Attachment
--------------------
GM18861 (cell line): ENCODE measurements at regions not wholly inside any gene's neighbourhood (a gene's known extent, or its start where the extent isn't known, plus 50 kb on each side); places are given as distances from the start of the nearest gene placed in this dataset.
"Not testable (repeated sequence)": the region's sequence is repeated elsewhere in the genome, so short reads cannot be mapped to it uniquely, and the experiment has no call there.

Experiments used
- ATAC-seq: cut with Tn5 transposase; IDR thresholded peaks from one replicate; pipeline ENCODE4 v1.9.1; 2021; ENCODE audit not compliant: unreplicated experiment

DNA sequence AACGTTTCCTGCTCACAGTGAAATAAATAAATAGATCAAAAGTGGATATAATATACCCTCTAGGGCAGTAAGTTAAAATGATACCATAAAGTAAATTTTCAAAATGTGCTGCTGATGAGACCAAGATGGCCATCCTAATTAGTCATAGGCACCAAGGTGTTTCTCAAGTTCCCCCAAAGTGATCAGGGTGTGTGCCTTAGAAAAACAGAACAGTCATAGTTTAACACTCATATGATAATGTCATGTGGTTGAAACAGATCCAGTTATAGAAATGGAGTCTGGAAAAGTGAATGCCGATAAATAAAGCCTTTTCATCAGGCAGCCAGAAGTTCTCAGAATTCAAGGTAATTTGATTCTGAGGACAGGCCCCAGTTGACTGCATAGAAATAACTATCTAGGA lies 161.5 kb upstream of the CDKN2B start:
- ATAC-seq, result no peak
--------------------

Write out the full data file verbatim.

GM18861 (cell line): ENCODE measurements at regions not wholly inside any gene's neighbourhood (a gene's known extent, or its start where the extent isn't known, plus 50 kb on each side); places are given as distances from the start of the nearest gene placed in this dataset.
"Not testable (repeated sequence)": the region's sequence is repeated elsewhere in the genome, so short reads cannot be mapped to it uniquely, and the experiment has no call there.

Experiments used
- ATAC-seq: cut with Tn5 transposase; IDR thresholded peaks from one replicate; pipeline ENCODE4 v1.9.1; 2021; ENCODE audit not compliant: unreplicated experiment

DNA sequence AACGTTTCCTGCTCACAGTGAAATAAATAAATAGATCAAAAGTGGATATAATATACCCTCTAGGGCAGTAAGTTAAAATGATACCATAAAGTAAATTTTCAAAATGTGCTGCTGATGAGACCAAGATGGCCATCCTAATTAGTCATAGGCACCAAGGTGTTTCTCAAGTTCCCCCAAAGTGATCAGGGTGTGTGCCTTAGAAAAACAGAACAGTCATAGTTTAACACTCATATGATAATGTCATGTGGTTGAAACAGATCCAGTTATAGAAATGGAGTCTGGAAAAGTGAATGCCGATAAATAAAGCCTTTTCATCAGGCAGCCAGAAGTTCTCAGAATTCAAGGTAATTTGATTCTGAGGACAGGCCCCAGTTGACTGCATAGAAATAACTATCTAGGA lies 161.5 kb upstream of the CDKN2B start:
- ATAC-seq, result no peak